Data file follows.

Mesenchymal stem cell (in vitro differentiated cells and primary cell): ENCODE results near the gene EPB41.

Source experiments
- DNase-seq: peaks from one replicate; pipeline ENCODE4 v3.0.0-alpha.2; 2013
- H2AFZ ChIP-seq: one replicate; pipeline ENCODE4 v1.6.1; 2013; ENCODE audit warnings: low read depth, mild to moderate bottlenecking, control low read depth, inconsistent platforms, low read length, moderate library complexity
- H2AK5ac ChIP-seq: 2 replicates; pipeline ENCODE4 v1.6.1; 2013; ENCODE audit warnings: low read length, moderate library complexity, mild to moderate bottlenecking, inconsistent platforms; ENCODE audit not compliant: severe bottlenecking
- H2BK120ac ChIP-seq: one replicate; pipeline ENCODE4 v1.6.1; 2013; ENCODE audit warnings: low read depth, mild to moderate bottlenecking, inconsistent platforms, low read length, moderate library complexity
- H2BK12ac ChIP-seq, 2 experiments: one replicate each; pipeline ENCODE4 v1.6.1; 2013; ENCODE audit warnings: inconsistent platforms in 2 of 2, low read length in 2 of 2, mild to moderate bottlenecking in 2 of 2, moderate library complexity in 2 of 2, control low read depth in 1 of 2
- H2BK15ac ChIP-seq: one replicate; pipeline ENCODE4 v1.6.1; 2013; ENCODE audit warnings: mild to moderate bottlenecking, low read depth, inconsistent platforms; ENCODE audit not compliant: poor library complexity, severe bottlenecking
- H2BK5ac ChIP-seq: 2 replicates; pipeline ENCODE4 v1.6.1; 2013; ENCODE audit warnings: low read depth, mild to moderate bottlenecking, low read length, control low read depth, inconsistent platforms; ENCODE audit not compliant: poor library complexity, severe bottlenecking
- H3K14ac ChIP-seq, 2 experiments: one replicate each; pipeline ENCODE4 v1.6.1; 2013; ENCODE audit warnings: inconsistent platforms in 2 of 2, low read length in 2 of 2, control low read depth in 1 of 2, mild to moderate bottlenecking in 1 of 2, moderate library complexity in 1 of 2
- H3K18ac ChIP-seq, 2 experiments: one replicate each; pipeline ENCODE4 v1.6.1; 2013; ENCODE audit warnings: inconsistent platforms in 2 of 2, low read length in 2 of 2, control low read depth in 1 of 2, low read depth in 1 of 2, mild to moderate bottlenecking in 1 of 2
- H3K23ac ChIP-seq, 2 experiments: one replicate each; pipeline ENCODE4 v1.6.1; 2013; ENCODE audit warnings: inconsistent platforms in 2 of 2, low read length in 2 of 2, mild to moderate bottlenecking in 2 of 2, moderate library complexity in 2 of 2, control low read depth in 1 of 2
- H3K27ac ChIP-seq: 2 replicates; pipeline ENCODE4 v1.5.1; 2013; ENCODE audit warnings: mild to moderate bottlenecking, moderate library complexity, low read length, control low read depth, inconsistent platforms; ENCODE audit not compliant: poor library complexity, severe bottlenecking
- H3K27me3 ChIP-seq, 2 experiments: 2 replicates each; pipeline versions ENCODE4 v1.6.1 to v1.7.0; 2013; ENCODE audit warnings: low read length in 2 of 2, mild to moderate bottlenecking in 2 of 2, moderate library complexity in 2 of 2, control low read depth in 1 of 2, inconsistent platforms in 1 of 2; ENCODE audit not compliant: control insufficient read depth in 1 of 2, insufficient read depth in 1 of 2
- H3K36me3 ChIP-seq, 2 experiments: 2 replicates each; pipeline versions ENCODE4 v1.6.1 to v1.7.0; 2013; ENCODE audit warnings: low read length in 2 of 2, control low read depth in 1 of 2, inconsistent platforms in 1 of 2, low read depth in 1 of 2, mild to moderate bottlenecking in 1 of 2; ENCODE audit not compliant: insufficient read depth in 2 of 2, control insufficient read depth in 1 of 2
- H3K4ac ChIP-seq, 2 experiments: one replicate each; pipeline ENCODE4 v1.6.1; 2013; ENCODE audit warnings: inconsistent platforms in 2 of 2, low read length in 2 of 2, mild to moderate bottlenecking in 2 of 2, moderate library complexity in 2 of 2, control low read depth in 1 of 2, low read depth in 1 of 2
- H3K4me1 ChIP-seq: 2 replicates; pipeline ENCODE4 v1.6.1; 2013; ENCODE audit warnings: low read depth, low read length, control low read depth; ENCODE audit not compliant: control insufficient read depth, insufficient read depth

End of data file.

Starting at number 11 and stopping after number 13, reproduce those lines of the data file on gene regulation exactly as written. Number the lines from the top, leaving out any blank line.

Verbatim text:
- H3K18ac ChIP-seq, 2 experiments: one replicate each; pipeline ENCODE4 v1.6.1; 2013; ENCODE audit warnings: inconsistent platforms in 2 of 2, low read length in 2 of 2, control low read depth in 1 of 2, low read depth in 1 of 2, mild to moderate bottlenecking in 1 of 2
- H3K23ac ChIP-seq, 2 experiments: one replicate each; pipeline ENCODE4 v1.6.1; 2013; ENCODE audit warnings: inconsistent platforms in 2 of 2, low read length in 2 of 2, mild to moderate bottlenecking in 2 of 2, moderate library complexity in 2 of 2, control low read depth in 1 of 2
- H3K27ac ChIP-seq: 2 replicates; pipeline ENCODE4 v1.5.1; 2013; ENCODE audit warnings: mild to moderate bottlenecking, moderate library complexity, low read length, control low read depth, inconsistent platforms; ENCODE audit not compliant: poor library complexity, severe bottlenecking